The Kissing Game
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This issue's cover illustration is from Lia's Guide to Winning the Lottery by Keren David. Thanks to Frances Lincoln for their help with this July cover.
By clicking here you can view, print or download the fully artworked Digital Edition of BfK 189 July 2011.
In a BfK Authorgraph (September 2001), Aidan Chambers says, ‘You have to risk dealing with the material inside yourself you’d rather not face or, certainly, not have other people face. Only in the act of writing do I declare myself.’ That comment is exemplified, you might well think, in this collection of short stories and brief dramatic dialogues. Some are published for the first time, others are gathered from anthologies or magazines over the last 20 or more years. The last piece in the book, begun when Chambers was 15 and two more years in the crafting, reflects a mind already using the experience of his grandfather’s death to search himself: ‘There was nothing about me at that moment that I did not know. And the knowledge was an unbearable pain.’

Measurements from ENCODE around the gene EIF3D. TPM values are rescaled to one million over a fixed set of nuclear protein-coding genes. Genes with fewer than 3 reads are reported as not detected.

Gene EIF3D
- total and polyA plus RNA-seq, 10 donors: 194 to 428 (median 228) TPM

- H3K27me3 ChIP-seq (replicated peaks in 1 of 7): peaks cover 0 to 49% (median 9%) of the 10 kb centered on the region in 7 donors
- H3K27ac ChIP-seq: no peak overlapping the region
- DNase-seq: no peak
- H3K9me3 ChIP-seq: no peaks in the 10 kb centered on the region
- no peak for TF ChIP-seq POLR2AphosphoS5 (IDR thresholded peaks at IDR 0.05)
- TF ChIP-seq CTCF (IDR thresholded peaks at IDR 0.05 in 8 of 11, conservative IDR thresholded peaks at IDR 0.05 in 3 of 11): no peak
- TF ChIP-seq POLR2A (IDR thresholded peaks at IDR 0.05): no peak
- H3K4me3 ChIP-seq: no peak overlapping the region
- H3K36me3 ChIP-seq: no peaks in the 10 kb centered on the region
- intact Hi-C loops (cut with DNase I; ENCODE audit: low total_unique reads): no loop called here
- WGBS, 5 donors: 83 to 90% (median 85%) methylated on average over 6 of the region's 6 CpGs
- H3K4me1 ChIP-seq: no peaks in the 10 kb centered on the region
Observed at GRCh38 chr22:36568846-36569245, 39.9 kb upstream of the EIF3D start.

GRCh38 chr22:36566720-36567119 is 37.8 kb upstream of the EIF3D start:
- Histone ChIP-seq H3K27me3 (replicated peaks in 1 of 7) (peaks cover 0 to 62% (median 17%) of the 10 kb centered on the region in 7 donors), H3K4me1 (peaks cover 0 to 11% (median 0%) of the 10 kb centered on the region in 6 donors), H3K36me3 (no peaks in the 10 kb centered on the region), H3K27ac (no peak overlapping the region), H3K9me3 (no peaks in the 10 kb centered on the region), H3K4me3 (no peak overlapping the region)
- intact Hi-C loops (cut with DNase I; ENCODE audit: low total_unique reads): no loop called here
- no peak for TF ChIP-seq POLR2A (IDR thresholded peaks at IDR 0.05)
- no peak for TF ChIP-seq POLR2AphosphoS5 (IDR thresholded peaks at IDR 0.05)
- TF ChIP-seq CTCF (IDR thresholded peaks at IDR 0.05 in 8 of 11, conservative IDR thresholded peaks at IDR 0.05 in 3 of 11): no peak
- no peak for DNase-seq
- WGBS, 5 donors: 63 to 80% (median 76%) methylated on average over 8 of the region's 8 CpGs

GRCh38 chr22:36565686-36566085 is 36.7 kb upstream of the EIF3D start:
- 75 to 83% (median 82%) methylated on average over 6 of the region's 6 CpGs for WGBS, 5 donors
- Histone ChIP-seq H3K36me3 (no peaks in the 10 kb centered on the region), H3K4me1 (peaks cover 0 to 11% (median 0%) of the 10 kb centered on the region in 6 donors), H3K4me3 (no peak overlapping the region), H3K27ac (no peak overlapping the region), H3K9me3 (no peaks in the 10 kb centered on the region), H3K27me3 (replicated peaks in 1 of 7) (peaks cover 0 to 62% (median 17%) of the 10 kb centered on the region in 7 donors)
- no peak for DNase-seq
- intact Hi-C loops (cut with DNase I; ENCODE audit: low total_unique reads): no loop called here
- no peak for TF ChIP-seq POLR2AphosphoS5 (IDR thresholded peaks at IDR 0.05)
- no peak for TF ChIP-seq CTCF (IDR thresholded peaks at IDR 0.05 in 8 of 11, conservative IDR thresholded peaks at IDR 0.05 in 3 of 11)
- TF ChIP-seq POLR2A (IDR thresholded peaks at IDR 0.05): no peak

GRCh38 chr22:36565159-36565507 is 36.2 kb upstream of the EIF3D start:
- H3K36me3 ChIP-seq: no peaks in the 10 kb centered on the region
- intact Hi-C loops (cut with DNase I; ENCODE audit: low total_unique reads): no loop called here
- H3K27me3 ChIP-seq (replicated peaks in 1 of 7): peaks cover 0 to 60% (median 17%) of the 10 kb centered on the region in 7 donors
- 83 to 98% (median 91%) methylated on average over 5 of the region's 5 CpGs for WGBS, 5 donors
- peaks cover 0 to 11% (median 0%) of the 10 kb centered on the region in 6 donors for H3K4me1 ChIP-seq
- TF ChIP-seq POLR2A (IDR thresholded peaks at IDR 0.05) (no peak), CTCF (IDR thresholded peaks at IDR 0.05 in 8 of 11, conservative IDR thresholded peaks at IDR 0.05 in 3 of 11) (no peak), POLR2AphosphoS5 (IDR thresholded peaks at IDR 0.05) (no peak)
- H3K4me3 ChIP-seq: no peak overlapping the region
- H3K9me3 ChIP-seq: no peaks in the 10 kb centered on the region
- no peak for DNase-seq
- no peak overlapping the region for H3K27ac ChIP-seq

Such self-awareness and the pain that goes with it recur in this collection, even on the rare occasions when the register is comic – a tale told by a girl doing a summer job in a kangaroo suit at an amusement park, for example, or in some of the park-bench conversation playlets. It is because Chambers has never lost that adolescent vulnerability and openness that, now in his seventies, he still writes stories in which reflective adolescents will surely discover themselves. He is not concerned with the surface stuff of some teenage fiction – the aps and i-pods and wha’evers – though he is happy enough to have one female narrator record a lengthy spell in the cosmetics section of a department store having her first make-up make-over. He has always been concerned with outside-of-time matters; with tentative relationships, emerging sexuality, lack of confidence, trust and betrayal, violence and tenderness. Any of these might provoke sudden insights about the mess of living which disturb but move you on to somewhere else whether you like it or not. His publisher says that the experiences explored here are ‘unique to the teenage years’. But for Chambers, one may feel, that is not so. For him, ironically, such continuing awareness is itself evidence of a kind of maturity, of still being alive; and thus, ‘only in the act of writing do I declare myself’.